The Pickle Index By Anna Gerber (Part 2)

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There’s more.

You also get to play with The Pickle Index as a downloadable, notification-able, serialisable app. They call it an immersive, exploratory experience, an app that takes you inside their pickling world; it’s the story told as a short serialised novel (a novel in ten days) or as a pickling recipe sharing app (no time frame here). Or both. Your choice. Either way, it’s very much a digital book that stays faithful to its form. Here is a world that couldn’t live any other way, it blends film together with a novel that is delivered to you daily:  you get news of each day’s “events” and even the option to collect recipes in your own “cookbook”. Recipes about pickling. Will you actually do this? Or read this? Probably not (I haven’t). But the thing is I do like knowing that if I wanted to, I could. And anyway it’s a nice nod to the ‘every story is told by author just as much as it is by reader’ literary bedrock.

Okay, so here’s something that keeps me up at night: why do we call this kind of project “Bold! Brave! Ambitious!” when the shifting sands of what makes a book is hardly new? Israelites used the scroll before the Romans invented the book as codex. This shift was mega, giving us pages (pages!) and a new reading of narrative. Movable type came a few thousand years later and made distribution possible through printing. And meant we could spread stories beyond the church. In came the paperback. (Thank you Penguin.) And the internet. (Thank you Tim Berners-Lee). And bam here we are in 2016 asking what kind of edge we need to call a book a book. Because every shifting sand needs an edge to work with. 

The Pickle Index has a lot of these edges. We have sentences. We have words. We have a story. Tick. We have an appreciation for craft and design and the book as object. Tick. We have fun and play, we even have a spoof Kinfolk YouTube video. Tick. And we have a digitally native experience, something you couldn’t have in the physical world. Tick. The only thing missing is a great story. But hey, maybe that’s okay. Nobody’s perfect.

New Year, New Beginnings

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No matter how you fill in the lines, Wert&Co. wishes you a colorful holiday season!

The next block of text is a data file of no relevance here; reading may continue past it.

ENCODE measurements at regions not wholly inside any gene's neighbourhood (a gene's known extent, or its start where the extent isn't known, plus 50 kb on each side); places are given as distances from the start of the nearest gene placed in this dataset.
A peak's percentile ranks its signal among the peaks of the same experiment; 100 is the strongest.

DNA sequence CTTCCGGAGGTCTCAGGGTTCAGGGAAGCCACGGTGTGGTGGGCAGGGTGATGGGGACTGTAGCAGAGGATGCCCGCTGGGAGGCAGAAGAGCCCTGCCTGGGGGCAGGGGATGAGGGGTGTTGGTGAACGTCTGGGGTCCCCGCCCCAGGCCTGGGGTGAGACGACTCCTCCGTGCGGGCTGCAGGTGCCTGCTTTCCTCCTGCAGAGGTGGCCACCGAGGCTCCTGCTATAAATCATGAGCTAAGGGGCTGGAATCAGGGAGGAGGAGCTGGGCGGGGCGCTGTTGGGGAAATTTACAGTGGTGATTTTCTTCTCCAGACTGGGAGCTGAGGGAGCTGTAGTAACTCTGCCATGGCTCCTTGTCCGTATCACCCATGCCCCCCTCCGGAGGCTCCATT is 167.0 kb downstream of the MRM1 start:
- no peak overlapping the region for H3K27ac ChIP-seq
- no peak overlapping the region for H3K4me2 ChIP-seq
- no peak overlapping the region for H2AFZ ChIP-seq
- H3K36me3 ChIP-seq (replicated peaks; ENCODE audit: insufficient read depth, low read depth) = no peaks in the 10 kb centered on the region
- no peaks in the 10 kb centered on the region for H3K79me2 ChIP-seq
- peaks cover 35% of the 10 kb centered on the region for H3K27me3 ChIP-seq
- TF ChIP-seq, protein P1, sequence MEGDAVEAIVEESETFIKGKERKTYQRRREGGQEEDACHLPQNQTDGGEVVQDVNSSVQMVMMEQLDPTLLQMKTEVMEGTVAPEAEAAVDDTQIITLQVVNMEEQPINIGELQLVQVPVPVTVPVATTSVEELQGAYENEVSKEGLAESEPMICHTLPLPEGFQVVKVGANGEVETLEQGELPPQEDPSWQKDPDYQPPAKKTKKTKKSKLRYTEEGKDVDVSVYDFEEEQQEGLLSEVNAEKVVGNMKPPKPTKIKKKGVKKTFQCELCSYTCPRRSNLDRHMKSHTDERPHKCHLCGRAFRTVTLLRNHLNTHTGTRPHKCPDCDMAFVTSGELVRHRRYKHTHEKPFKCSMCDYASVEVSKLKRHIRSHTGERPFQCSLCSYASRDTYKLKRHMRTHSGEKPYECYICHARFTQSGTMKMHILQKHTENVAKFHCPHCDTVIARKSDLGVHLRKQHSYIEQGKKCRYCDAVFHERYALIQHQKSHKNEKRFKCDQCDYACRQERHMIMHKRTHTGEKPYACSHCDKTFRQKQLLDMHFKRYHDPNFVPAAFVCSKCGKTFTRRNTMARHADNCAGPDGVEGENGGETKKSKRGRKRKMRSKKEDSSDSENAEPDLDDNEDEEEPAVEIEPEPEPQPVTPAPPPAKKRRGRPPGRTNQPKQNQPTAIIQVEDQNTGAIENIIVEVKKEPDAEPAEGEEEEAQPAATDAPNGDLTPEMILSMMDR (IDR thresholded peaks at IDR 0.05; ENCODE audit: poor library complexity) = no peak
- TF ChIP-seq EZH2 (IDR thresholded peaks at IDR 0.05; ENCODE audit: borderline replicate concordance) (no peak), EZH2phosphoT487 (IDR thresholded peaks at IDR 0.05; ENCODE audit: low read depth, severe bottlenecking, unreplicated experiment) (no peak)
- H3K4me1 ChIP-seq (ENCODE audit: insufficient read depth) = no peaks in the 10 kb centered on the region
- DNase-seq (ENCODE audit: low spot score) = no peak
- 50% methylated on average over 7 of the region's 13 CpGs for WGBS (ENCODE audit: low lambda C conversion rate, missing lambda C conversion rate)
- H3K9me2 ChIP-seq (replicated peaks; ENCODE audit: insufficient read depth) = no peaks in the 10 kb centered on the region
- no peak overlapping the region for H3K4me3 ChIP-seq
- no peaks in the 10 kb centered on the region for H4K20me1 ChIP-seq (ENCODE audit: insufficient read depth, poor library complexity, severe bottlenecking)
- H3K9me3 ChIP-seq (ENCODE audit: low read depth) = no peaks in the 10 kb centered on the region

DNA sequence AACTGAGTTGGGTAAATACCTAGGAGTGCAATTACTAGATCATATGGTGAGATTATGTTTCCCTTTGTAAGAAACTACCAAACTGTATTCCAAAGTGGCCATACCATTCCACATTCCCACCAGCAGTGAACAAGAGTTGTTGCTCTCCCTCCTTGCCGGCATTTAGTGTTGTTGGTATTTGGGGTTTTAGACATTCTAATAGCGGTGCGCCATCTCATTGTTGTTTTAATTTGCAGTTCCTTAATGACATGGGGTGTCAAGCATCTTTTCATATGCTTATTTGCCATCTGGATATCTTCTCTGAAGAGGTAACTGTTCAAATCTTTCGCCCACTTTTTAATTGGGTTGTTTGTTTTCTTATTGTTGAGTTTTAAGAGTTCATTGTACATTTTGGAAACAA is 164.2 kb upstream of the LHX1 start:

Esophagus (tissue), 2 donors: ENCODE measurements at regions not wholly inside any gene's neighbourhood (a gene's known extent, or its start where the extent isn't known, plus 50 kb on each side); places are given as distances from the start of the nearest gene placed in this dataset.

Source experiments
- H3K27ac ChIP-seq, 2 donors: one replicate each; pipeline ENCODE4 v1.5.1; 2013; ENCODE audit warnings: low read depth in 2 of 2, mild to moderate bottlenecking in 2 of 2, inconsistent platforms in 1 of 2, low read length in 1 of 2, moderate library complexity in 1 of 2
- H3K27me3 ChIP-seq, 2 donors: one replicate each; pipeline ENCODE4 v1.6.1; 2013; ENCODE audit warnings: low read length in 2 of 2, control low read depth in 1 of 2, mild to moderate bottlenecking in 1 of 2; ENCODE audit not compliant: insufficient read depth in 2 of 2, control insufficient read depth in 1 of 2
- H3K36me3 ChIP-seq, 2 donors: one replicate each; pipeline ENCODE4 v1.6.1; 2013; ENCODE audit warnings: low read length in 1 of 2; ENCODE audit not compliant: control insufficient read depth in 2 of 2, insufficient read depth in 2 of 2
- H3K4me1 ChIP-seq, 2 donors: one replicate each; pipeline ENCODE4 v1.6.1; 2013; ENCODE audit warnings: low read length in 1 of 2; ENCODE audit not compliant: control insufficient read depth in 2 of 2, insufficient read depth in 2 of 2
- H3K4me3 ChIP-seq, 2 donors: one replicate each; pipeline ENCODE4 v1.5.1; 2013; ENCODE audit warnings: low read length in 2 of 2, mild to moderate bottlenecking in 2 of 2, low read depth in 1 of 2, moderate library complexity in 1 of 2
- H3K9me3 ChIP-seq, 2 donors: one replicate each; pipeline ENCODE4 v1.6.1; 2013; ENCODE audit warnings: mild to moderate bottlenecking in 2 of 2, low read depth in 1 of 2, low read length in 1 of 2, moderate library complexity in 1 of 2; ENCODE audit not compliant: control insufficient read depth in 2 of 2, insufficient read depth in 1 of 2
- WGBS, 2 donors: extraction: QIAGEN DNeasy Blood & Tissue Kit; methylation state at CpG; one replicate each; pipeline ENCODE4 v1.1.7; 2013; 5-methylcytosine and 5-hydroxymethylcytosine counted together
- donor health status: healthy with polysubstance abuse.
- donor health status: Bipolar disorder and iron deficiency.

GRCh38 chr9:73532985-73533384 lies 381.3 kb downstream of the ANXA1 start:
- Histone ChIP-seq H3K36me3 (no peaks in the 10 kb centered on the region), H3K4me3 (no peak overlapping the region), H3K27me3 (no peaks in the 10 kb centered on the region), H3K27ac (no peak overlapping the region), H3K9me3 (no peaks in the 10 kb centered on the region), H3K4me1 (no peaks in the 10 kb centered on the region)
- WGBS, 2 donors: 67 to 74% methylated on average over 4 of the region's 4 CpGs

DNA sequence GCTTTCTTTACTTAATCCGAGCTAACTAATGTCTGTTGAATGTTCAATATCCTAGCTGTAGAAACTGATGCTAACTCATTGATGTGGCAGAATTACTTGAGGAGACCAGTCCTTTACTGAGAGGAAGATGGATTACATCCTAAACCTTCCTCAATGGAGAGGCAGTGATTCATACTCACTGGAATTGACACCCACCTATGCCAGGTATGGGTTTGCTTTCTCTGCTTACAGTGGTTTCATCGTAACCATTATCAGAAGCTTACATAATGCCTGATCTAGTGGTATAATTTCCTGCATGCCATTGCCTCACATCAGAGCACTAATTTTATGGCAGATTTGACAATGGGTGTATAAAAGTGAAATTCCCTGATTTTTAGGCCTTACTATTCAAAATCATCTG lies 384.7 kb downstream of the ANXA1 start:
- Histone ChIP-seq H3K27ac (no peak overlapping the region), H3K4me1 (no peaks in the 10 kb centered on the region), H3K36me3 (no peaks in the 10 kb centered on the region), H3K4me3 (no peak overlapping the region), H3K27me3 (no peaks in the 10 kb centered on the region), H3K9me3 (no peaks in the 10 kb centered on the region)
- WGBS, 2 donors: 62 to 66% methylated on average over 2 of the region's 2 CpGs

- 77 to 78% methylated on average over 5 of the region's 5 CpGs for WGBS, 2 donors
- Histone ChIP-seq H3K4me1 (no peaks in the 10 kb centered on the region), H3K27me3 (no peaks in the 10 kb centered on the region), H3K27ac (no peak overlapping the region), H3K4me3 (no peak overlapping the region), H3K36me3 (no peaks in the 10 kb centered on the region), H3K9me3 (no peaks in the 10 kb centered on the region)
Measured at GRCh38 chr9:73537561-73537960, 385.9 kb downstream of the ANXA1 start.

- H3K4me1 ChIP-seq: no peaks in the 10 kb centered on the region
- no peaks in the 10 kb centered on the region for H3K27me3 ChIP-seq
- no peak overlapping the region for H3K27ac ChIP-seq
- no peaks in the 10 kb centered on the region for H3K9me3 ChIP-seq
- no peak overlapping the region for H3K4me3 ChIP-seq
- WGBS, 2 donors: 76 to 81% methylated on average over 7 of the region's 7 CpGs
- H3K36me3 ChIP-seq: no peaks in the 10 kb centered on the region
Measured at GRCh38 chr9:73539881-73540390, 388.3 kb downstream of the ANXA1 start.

Timothy Goodman & Leah Schmidt Oreo Coloring Project)

A Great Green Wall

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The Great Wall of China will have some competition when Africa’s Great Green Wall project comes to fruition. Once completed it will be the largest man-made structure on Earth and a new Wonder of the World. The project, backed by more than 20 African nations, received funding this week by world leaders and heads of international agencies at COP21–with $4 billion pledged over the next five years. The Wall aims to restore land and plant a 8,000km line of plants and trees across the entire African continent with the goal of providing food, jobs and a future for the millions of people who live in a region on the frontline of climate change.   

A virtual reality film–Growing a World Wonder–by Venturethree (who recently branded the project) producer Al Maxwell and VR specialists Apache has recently launched, telling the story of a young Senegalese girl and her family who have been given hope by the prospect of this Great Green Wall.

Giving Thanks

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To us Thanksgiving is an expression of gratitude…..

We at Wert&Co. wish everyone a safe and joyous holiday.

Kids For Peace

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At Wert&Co., we had the honor of hosting an evening event in support of the non-profit Kids4Peace at our Duane Street office. “Kids4Peace is a grassroots interfaith youth movement dedicated to ending conflict and inspiring hope in Jerusalem and other divided societies around the world.” In addition to discussion about the organization’s plans for growth, we also heard from Yousef Bashir who shared his personal journey from Gaza to his recent graduation from Brandeis University (Masters Conflict and Coexistence). Thanks to all those who attended, and see the Kids4Peace website to participate in a $50,000 Challenge Grant (Donation), made even more timely by recent, sobering, world events.